Sarah Brucia Breitenfeld Visiting Assistant Professor of Classics | Consortium for Faculty Diversity Fellow
- Ph.D., University of Washington (Classics)
- M.A., University of Washington (Classics)
- Post-Baccalaureate Certificate in Classical Studies, University of Pennsylvania
- B.A., Skidmore College (Classics)
As a scholar and teacher of ancient Greece and Rome, I am interested in reexamining narratives that have been systematically erased from our history books: the stories of women, enslaved people, sex laborers, and non-citizens. I know that we can gain better insight into modern social dynamics by studying the way ancient people lived their lives.
I earned my doctorate at the University of Washington, where my dissertation, “‘Someone Get a Whip!’ Enslaved Women and Violence in Athenian Oratory, Comedy and Curses,” investigated the connection between gender, enslavement, and violence in Athens in the 5th and 4th centuries BCE. I also have two forthcoming publications: a chapter in Inscriptions and the Epigraphic Habit, Brill Studies in Greek and Roman Epigraphy that examines why a Latin curse tablet from Roman Britain expresses the desire for its victim to “become liquid,” and a chapter in The Routledge Companion to the Reception of Ancient Greek and Roman Gender and Sexuality that explores potential same-sex relationships in both the Iliad and the television show Xena: Warrior Princess.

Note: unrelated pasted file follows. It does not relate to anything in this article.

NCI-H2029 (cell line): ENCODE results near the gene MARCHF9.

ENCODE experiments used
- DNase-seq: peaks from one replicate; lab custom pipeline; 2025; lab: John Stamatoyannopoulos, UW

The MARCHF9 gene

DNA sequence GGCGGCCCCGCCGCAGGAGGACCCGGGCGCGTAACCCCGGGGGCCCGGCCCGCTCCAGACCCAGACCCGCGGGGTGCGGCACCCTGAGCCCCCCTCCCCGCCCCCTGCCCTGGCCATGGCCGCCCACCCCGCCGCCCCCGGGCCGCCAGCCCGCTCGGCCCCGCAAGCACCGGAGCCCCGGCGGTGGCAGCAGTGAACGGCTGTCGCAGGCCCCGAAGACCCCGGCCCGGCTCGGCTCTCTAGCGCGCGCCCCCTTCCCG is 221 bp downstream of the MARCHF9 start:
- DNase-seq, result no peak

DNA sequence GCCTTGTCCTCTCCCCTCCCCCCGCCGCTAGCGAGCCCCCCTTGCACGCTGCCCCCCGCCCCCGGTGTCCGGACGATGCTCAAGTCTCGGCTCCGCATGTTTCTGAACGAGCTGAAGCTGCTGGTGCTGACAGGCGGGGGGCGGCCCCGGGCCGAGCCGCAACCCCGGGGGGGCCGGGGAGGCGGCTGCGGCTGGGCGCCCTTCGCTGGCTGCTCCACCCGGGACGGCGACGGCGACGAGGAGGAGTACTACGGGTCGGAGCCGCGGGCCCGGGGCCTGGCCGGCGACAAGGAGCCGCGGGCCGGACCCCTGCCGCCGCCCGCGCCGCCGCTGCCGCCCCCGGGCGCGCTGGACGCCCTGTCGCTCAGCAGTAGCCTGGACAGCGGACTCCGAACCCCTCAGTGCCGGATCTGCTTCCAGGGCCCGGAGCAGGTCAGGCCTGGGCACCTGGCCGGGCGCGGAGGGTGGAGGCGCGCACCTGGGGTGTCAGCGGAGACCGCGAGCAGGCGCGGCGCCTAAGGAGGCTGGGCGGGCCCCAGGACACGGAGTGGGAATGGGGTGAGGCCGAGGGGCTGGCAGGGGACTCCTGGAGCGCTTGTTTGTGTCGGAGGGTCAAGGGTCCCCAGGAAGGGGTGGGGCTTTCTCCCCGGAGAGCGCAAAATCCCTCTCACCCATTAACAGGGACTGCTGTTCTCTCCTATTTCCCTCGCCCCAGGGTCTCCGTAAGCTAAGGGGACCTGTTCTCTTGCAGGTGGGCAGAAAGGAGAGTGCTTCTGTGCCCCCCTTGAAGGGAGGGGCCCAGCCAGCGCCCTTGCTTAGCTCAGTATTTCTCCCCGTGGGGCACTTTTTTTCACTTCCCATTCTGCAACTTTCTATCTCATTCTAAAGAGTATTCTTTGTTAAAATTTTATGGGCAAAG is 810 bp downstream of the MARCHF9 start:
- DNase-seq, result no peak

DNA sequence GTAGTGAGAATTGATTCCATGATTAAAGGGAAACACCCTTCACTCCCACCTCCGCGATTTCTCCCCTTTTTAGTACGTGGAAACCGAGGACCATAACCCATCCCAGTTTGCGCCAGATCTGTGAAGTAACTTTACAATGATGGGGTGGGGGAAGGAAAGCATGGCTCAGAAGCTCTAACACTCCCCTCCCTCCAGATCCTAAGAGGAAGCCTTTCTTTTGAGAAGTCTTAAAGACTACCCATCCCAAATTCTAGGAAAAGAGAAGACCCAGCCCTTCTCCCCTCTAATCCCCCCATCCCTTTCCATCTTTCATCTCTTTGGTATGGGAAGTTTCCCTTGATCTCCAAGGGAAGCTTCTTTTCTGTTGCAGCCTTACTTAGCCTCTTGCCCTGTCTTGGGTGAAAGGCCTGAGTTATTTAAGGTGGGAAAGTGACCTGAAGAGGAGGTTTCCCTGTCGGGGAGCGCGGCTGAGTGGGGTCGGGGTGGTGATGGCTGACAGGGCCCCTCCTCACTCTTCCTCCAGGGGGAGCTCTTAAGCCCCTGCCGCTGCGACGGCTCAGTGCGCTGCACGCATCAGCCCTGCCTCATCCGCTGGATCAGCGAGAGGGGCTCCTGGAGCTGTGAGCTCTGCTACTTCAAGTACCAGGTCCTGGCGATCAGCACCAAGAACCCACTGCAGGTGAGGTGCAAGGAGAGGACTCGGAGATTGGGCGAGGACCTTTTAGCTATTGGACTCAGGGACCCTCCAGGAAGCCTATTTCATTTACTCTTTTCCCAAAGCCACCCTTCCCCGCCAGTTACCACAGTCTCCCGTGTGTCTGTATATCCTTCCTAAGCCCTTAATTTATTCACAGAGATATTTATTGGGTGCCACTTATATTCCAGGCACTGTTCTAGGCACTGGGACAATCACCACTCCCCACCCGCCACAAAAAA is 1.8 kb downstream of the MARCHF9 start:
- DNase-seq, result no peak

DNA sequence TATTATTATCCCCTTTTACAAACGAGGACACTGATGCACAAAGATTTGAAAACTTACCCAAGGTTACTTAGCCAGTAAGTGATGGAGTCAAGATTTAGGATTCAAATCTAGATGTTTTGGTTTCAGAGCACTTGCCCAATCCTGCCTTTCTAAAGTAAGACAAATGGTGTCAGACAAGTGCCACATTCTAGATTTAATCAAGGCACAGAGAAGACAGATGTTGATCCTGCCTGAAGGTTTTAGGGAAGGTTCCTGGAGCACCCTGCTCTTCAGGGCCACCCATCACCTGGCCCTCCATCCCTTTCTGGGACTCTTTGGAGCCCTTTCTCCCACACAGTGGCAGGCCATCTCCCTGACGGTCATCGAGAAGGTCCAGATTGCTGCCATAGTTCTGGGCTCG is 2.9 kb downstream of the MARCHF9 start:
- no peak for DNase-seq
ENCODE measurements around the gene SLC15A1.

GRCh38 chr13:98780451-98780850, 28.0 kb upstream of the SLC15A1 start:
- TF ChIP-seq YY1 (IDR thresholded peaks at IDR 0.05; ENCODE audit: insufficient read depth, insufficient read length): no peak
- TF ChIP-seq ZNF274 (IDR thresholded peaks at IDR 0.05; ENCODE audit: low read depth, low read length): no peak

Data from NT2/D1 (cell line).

Before joining the faculty of Davidson, I taught Greek, Latin, and history courses at the University of Washington and I was the recipient of the Excellence in Teaching Award in 2021. In all of my courses, I prioritize project-based learning and immersive class activities, and I place particular emphasis on using archaeological material to access what daily life was like in ancient Greece and Rome. My teaching interests include Greco-Roman gender and sexuality, slavery and status, race and ethnicity, magic and witchcraft, and graffiti and epigraphy.
When not at work, I enjoy watching LGBTQ films, observing birds on walks, and reading Shakespeare over Zoom with an international group of friends (an activity that began in March 2020 and has persisted ever since).